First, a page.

Our finding that angiogenic molecules regulate adhesion molecules on the vasculature provided the first link between the disparate fields of angiogenesis and adhesion, and revealed a novel mechanism by which tumors evade immune recognition. In collaboration with Dr. Brian Seed, we discovered that cancer cells co-opt the host stromal cells and entice them to produce pro- and anti-angiogenic growth factors. By revealing that host cells are not passive bystanders, but active participants in tumor angiogenesis, growth, metastasis, and therapeutic response, our laboratory provided a rational basis for combining Herceptin with VEGF blockade for the treatment of breast cancer – a concept that led to a clinical trial.

Our work has revealed that the malfunction of the vascular and extravascular compartments in solid tumors often thwarts the effectiveness of both conventional and novel therapies. Our laboratory is most celebrated for a new hypothesis that antiangiogenic therapy can “normalize” the abnormal tumor vasculature and improve both the delivery and efficacy of therapeutics. We have validated this concept in rectal carcinoma and glioblastoma patients receiving antiangiogenic therapy and in the process, discovered potential biomarkers of tumor escape from these therapies. Now we are exploring novel strategies to expand the window of normalization and seeking potential biomarkers for tailoring therapies to individuals.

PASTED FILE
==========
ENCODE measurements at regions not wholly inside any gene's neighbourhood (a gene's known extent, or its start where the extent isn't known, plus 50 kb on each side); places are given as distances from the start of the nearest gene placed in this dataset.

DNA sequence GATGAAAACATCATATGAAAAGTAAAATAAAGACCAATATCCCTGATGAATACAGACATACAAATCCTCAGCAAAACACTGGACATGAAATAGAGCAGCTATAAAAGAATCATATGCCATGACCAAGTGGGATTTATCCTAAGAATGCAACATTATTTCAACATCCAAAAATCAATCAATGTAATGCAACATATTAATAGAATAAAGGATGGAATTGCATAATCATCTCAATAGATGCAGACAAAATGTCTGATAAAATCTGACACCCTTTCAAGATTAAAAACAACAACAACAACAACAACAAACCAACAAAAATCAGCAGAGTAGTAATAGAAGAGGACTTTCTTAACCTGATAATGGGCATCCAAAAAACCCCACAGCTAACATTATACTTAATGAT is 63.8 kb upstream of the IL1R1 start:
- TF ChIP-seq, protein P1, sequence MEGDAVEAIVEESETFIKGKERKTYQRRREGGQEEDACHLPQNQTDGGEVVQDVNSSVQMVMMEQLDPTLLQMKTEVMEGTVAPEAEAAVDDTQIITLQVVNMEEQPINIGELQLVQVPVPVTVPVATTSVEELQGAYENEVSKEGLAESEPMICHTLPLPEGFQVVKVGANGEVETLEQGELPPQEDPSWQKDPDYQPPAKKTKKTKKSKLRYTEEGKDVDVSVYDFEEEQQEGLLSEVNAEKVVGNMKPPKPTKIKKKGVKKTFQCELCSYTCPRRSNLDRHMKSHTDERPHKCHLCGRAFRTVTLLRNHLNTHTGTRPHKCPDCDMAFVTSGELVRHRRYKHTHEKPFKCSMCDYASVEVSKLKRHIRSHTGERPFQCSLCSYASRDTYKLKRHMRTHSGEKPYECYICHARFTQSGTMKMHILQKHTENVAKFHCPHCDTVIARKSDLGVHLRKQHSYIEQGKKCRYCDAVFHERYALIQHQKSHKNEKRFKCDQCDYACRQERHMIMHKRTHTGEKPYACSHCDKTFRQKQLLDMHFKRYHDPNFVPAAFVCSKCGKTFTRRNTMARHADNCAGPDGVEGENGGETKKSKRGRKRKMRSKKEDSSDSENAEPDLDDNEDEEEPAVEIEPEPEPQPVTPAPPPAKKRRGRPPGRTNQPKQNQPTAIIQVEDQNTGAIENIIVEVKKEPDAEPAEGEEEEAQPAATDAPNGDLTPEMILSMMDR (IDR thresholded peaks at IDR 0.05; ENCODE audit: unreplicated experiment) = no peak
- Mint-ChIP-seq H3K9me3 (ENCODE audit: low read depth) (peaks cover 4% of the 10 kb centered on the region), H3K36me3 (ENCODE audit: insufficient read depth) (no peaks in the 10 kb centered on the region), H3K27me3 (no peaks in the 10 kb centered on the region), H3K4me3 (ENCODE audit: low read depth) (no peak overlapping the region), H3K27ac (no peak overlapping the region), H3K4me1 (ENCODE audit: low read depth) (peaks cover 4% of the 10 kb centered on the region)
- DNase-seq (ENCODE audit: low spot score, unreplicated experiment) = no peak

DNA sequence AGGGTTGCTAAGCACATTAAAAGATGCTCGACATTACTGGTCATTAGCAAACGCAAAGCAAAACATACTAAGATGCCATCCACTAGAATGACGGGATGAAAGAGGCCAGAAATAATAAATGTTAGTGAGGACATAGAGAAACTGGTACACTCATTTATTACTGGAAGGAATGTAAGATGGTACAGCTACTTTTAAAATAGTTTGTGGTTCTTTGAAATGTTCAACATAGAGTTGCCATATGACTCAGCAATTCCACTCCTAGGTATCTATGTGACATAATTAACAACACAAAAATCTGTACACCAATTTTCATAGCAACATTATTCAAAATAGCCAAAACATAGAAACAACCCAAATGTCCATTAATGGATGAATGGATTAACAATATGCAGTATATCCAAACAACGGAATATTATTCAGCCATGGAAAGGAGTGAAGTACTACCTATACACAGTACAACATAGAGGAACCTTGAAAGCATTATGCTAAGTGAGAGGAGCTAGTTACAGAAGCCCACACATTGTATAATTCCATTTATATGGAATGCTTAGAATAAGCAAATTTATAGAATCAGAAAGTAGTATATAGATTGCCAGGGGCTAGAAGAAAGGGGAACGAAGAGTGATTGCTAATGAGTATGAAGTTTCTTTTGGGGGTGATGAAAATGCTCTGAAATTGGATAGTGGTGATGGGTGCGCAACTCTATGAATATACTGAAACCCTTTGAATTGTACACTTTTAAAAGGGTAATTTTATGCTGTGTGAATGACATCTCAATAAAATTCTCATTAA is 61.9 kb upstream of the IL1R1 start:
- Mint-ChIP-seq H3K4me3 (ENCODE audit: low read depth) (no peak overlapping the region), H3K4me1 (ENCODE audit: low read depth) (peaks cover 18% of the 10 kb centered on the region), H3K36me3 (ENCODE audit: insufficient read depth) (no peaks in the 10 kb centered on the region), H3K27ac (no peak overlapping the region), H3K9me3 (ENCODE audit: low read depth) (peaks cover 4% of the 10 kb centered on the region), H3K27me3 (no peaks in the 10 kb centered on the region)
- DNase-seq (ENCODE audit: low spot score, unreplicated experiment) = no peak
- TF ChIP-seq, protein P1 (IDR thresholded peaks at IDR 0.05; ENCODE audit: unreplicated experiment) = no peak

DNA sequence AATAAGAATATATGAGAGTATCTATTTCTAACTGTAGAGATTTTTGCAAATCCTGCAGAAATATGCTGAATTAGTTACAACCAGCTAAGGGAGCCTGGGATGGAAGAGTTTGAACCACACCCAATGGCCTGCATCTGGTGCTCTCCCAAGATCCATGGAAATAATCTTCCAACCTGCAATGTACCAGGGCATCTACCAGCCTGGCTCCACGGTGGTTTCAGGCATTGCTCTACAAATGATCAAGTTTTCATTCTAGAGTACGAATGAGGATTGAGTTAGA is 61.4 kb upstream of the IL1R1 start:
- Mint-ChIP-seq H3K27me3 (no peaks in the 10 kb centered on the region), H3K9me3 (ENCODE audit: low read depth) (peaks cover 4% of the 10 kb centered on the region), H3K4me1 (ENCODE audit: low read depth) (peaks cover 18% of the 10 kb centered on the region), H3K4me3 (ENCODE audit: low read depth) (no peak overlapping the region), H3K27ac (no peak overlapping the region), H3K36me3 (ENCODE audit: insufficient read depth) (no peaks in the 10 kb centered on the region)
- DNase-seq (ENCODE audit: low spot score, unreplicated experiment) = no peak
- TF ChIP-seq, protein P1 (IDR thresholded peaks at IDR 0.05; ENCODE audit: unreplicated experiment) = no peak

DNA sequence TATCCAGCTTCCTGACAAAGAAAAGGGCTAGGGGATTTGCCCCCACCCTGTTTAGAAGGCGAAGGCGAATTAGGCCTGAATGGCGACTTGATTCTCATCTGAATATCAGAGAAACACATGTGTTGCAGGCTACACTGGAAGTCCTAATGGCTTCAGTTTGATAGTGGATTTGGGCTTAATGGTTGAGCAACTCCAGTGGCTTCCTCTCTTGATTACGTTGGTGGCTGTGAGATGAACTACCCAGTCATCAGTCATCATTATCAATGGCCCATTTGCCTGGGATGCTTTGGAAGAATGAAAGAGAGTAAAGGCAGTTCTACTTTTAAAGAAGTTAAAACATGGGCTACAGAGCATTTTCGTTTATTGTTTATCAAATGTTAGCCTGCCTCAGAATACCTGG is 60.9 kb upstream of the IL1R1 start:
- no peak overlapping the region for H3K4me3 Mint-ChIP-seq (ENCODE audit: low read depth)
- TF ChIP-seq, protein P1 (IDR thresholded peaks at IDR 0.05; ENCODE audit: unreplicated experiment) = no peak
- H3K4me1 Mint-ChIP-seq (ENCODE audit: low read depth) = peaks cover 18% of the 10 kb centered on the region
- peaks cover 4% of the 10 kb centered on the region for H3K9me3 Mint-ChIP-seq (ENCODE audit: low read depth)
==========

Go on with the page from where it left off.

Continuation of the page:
By integrating principles from physiology, pharmacology, immunology, and molecular biology, our laboratory has developed mathematical models of drug delivery and pathophysiological processes in solid tumors. These modeling tools have allowed us to extract simple, important principles that should spark the development of novel diagnostic and therapeutic strategies.

Click here for Dr. Jain’s CV

Selected Publications (from total of 682)

Kapoor R, Srivastava N, Kumar S, Saritha RK, Sharma SK, Jain RK, Baranwal VK
Development of a recombinase polymerase amplification assay for the diagnosis of banana bunchy top virus in different banana cultivars.
Arch Virol. 2017;:ePub - PMID: 28500444
De Palma M, Jain RK